El Nido, Palawan. 2-6 December
On December 2nd, we travel by minivan from Port Barton to El Nido in the far north of the island of Palawan. El Nido is the gateway to the Bacuit archipelago, a group of islands with steep karst cliffs and white-sand beaches.
In 1954, el Nido (Spanish for the nest) was given its name after the edible nests of swiftlets found in the crevices of the limestone cliffs. These nests are the main ingredient for the gourmet nido soup, and are being sold at extortionate prices. A lot of hotels and restaurants in El Nido (esspecially the ones with a view) have names referencing to birds nests, and as such, on our first evening in El Nido we head to the Nesting Table at the Bird House to meet up with friends met in Port Barton. Considering the views from the restaurant it’s no wonder El Nido is a popular tourist destination.
While still in Port Barton we were warned about the upcoming typhoon “Tysoy”, the strongest storm to hit Philippines this year, which might also affect El Nido in the days ahead. As a precaution, all ferry services and island hopping tours have therefore been suspended until further notice. It rains heavily the next day, but, luckily for us, the typhoon is soon downgraded to a tropical storm after it hits the capital city of Manila and travels westwards to Vietnam. Typhoons are pretty common in this part of the world, and sadly in the end this one claims the lives of 13 people. We’re just glad it didn’t come our way!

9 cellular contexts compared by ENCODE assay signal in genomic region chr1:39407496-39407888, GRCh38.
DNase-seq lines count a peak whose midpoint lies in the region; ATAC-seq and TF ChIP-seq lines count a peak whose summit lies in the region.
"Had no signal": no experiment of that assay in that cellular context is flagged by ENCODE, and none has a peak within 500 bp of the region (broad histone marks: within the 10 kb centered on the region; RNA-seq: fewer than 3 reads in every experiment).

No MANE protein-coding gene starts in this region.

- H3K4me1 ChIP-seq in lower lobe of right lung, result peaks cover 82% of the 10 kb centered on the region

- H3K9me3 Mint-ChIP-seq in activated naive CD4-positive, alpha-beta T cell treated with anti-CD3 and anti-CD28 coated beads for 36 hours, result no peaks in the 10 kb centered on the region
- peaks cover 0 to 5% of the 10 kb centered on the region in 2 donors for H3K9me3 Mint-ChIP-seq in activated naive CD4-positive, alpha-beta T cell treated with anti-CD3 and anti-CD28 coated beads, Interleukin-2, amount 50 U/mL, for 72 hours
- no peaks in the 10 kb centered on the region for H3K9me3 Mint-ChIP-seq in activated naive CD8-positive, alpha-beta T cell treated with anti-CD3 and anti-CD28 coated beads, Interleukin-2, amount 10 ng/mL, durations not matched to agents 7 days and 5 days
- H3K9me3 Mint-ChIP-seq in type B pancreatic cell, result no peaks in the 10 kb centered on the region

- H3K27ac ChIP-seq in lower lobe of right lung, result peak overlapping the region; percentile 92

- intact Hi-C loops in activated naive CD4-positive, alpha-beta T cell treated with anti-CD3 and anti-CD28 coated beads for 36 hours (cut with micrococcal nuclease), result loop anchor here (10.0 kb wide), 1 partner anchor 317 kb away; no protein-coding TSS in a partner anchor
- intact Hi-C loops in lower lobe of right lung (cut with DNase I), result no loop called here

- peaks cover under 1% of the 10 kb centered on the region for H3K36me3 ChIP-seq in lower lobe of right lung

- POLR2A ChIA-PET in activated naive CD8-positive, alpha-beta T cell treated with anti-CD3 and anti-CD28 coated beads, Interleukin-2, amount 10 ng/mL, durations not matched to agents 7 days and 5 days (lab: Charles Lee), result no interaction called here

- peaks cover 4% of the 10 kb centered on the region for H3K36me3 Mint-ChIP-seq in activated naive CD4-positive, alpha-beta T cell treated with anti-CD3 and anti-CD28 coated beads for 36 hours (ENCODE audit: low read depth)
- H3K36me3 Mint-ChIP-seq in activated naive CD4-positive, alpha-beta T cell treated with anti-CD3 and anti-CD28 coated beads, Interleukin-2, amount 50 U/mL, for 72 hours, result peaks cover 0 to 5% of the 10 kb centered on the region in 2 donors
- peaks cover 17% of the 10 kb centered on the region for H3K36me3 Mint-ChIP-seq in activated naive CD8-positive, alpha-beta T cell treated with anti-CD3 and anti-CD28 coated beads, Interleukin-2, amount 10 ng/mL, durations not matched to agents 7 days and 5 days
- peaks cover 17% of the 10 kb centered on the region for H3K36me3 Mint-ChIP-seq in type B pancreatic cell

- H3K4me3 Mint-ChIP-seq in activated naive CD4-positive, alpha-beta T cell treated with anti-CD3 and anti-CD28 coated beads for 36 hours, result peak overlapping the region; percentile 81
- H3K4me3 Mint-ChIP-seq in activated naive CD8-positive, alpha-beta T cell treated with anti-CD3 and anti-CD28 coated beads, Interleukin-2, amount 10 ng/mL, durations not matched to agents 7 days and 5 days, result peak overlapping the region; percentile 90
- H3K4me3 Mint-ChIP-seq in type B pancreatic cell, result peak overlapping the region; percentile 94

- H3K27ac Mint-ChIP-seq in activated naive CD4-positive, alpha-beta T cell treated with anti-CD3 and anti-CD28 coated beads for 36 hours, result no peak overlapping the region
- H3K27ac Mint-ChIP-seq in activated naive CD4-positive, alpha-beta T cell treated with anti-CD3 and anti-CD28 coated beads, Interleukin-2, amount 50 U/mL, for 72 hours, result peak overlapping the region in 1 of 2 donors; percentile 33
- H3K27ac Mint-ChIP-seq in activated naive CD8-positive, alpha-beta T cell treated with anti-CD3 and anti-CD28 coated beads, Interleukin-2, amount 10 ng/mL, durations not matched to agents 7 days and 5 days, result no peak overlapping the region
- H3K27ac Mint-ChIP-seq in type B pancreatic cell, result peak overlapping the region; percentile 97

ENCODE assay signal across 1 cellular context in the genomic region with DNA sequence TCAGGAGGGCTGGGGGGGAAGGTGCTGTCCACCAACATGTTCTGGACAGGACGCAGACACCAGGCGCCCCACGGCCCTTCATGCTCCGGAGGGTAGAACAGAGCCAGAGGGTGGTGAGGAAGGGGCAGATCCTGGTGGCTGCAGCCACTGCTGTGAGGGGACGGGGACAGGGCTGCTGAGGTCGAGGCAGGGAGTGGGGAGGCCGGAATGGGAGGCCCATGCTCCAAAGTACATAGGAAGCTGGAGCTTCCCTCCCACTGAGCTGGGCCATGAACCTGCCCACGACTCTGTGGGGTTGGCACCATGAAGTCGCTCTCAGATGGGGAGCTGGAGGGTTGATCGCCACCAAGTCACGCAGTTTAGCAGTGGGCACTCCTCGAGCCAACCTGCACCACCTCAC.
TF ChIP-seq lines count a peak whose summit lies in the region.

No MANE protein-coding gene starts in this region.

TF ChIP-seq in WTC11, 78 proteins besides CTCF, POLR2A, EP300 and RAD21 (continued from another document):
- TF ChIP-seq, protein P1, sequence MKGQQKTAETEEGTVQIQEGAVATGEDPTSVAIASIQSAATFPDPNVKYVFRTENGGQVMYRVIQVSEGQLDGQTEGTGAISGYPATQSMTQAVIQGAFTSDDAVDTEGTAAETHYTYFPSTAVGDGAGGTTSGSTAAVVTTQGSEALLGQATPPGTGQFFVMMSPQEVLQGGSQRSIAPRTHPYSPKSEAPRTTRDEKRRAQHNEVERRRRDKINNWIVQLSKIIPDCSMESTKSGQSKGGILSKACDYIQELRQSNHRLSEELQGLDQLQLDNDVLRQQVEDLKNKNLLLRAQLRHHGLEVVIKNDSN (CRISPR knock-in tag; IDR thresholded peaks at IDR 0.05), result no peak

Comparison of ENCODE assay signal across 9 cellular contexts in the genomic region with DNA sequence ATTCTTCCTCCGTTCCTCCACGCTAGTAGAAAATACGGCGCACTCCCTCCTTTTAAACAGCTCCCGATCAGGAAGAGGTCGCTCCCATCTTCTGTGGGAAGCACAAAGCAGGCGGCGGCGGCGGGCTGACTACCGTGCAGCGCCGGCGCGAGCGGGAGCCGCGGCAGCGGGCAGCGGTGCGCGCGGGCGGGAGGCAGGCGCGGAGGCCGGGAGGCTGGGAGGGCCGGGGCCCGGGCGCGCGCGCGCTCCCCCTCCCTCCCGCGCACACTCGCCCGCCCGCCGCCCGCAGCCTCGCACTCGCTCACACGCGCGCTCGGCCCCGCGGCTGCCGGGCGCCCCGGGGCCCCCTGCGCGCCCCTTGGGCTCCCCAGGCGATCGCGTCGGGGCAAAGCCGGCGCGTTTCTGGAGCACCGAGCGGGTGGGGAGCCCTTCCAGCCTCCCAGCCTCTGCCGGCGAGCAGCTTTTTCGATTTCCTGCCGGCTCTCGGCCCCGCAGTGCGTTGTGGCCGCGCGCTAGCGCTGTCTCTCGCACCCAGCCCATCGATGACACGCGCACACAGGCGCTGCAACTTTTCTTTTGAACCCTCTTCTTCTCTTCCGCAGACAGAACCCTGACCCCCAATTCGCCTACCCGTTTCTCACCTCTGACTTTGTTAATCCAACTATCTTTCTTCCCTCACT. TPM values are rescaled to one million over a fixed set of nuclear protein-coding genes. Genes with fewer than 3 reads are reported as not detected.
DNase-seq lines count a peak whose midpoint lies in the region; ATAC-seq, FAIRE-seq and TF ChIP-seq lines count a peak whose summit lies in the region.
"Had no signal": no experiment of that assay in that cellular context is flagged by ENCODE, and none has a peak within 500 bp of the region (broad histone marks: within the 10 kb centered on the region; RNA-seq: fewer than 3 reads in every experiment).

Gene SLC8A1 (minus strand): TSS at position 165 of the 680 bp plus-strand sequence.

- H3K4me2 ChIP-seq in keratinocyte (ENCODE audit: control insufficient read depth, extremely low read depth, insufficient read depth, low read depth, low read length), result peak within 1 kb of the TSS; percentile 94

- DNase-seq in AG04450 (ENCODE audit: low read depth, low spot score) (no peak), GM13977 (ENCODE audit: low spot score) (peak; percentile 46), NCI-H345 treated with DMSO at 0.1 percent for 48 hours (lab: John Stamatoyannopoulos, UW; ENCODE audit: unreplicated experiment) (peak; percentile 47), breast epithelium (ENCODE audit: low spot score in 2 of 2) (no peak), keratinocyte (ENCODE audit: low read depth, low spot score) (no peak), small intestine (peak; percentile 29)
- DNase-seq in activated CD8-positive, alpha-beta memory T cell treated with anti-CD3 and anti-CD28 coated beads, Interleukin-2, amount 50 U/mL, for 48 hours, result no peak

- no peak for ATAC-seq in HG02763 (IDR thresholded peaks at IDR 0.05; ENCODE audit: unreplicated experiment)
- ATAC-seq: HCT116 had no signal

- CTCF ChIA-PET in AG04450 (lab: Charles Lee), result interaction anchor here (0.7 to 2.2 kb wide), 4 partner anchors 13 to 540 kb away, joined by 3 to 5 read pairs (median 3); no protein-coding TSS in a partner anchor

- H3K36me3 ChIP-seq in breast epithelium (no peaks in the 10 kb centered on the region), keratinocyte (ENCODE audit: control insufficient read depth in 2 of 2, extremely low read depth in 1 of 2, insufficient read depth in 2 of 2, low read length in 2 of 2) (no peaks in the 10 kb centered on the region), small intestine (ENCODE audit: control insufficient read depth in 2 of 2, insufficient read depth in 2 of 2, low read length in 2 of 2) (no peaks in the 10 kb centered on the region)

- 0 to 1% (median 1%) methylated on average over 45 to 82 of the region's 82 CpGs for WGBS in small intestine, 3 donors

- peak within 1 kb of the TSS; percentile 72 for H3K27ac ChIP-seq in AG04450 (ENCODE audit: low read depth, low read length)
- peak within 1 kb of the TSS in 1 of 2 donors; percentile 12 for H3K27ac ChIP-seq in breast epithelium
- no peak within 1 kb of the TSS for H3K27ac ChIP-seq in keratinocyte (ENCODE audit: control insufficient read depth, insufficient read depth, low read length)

Without island hopping there is fairly little to do in El Nido, so while we’re sat waiting for the weather to improve the day goes by pretty uneventful…until Lauren is attacked by a monkey (yet again)! Our hotel is right on the beach, a little bit away from the main town, and has a big garden with calamansi trees, coconut trees and a big pond, which attracts plenty of insects, birds, frogs, chickens plus of course the usual stray dogs and cats….and evidently one very mean and aggressive macaque. It bares its teeth, hisses and lunges itself at Lauren outside of our hut and when she screams for help, one of the stray dogs immediately jumps to the rescue and chases away the monkey. Good doggo!
In the following days I quickly become known at the local store as ‘that corned beef weirdo’, since we’re now buying the dog regular treats. Every morning we find her sleeping on our doorstep and in the end she even shows off her two adorable little pups, hidden away in a den behind the hut.
As soon as the weather clears up we rent a kayak and explore some of the islands, which is great fun! A bit of muscle pain the next day is but a small price to pay for a genuine castaway experience!
With the island hopping restarted, it’s time to dust off the old snorkeling gear once again and explore some of the more famous sites El Nido has to offer, such as secret beach, hidden lagoon and Matinloc island, as always accompanied by fish bbq for lunch, good enough to put even a Jamie Oliver to shame!
When we’re all set to leave El Nido the ferry service is back on track. Even still, Tysoy rears its ugly head one final time when, for the first hour of the journey, we’re being slung from one wave to another and I am convinced the hull is going to break in two. The sound and smell of people throwing up all around us does little to help settle my nerves, yet Lauren, being the pirate that she is, casually munches away at her breakfast and even finds time for a little snooze! That’s the last we see of Tysoy and soon we arrive safely in Coron.